Granting an agent authority with a durable power of attorney can be a useful tool for the elderly or for anyone who suffers from incapacitation. The agent is permitted to act on behalf of the person when they are unable to do so themselves. Common grants of authority include paying bills and signing documents. But while authority granted by a power of attorney can cover many areas, there are certain delegations which require special procedures.
What are superpowers?
Superpowers are grants of authority which, unlike traditional powers, the person giving the authority must specifically authorize. For instance, if you decided to grant an agent power of attorney, you could prepare a document listing the areas in which the agent would have authority to make decisions for you. You would sign the document in front of witnesses and have it properly notarized. The agent would then have the authority you granted them.
Superpowers, however, require more. In addition to the standard requirements above, you would have to sign or initial next to every superpower you grant to your agent. If you did not, that particular grant of authority would not be valid. Florida Statute Section 709.2202 mandates the extra signatures and lists the powers for which they must be used.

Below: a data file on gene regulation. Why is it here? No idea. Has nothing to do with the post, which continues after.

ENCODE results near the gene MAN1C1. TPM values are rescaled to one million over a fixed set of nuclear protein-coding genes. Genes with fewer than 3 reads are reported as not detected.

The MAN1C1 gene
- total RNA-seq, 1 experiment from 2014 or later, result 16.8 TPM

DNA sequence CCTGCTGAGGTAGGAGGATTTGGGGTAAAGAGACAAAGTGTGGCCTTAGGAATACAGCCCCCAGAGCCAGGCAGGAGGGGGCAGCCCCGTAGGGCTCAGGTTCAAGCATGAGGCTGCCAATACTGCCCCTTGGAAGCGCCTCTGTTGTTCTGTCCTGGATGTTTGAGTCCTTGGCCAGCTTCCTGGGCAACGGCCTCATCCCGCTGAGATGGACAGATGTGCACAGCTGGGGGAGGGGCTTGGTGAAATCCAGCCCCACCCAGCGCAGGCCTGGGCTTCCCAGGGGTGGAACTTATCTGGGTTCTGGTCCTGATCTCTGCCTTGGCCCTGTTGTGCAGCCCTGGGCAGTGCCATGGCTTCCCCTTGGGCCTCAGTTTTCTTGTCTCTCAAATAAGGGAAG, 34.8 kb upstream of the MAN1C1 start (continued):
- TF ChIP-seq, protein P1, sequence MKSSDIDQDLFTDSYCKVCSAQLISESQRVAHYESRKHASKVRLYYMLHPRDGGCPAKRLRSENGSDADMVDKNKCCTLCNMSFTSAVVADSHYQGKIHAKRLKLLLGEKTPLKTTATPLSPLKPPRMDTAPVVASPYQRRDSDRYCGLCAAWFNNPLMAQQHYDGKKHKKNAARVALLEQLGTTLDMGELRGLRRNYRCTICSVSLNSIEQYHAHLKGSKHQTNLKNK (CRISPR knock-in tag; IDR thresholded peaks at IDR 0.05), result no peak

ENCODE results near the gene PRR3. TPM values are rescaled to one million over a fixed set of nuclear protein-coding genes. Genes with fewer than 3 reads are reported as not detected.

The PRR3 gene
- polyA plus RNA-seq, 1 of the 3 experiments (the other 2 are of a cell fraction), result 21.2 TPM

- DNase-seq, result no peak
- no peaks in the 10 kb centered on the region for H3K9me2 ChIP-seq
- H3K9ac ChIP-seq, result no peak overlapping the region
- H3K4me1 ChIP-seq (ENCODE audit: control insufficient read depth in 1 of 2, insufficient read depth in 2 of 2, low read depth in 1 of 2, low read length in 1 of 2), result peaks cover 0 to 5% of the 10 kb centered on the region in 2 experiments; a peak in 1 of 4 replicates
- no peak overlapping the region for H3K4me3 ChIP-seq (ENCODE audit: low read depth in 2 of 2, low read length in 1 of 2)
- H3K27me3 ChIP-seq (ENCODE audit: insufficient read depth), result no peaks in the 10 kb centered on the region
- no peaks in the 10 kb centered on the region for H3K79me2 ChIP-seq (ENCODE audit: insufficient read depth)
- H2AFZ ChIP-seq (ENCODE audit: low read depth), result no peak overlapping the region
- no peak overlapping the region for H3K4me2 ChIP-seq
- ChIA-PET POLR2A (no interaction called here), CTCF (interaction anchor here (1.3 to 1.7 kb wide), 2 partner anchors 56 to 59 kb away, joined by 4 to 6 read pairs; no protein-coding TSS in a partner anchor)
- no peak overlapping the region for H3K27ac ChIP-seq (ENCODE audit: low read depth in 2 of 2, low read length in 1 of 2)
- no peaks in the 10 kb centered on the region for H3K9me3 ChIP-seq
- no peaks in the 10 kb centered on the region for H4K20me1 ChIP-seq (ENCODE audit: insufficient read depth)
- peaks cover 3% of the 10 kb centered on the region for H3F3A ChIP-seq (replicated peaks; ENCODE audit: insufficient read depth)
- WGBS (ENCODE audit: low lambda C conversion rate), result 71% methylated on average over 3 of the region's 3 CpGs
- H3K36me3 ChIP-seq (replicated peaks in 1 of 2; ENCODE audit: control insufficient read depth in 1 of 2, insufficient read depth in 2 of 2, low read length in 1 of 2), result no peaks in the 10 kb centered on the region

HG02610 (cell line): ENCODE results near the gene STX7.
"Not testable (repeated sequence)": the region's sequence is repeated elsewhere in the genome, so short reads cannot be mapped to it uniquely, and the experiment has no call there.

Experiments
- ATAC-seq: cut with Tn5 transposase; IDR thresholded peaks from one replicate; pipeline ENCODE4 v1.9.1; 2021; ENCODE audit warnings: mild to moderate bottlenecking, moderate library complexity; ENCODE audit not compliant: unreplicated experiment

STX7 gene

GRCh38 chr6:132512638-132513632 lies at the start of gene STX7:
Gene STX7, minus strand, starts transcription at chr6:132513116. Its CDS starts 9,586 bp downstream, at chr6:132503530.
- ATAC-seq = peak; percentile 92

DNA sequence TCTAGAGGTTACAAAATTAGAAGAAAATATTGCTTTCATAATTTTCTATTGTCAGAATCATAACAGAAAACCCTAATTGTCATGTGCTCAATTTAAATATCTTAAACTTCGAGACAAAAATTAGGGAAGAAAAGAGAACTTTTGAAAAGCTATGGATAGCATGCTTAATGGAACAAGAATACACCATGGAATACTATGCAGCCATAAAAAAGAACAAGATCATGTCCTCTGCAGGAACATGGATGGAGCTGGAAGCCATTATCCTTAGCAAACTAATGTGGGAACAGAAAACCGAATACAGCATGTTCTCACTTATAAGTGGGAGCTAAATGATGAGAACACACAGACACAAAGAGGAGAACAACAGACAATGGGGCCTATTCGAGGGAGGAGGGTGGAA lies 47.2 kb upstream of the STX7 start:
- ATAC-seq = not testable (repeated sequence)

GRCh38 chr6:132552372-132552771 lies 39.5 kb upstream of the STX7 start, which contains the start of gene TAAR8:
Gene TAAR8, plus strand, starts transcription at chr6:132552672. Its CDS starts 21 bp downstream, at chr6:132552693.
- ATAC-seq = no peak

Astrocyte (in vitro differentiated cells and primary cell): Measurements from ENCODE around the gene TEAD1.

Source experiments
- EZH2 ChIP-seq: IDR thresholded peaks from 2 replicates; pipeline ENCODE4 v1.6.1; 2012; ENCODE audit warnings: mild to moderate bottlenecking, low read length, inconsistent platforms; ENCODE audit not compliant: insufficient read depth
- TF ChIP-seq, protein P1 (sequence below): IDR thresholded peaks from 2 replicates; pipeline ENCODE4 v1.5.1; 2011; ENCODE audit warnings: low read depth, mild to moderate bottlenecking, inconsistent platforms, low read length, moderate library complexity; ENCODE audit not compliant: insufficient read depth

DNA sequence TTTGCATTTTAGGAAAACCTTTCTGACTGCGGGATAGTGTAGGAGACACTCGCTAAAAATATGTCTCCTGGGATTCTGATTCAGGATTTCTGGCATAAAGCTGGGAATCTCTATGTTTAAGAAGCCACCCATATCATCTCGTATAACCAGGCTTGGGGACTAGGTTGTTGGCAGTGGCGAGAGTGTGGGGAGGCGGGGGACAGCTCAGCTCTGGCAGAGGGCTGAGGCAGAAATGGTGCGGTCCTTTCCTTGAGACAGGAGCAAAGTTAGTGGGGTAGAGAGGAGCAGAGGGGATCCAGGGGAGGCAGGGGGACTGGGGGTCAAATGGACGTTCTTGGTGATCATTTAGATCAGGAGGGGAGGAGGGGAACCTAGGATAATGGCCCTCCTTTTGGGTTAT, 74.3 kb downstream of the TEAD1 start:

Superpowers include the authority to create a living trust or to amend, modify or revoke a trust which already exists. Making a gift on your behalf is a superpower. So too is creating or changing rights of survivorship or beneficiary designations. Similarly, the authority to waive your own rights as a beneficiary can be considered a superpower, as can disclaiming your rights to property or appointments.
A durable power of attorney may be a useful tool for you to take advantage of. But keep in mind that there are specific legal requirements for their execution – speak with an experienced professional to ensure your power of attorney is completed properly.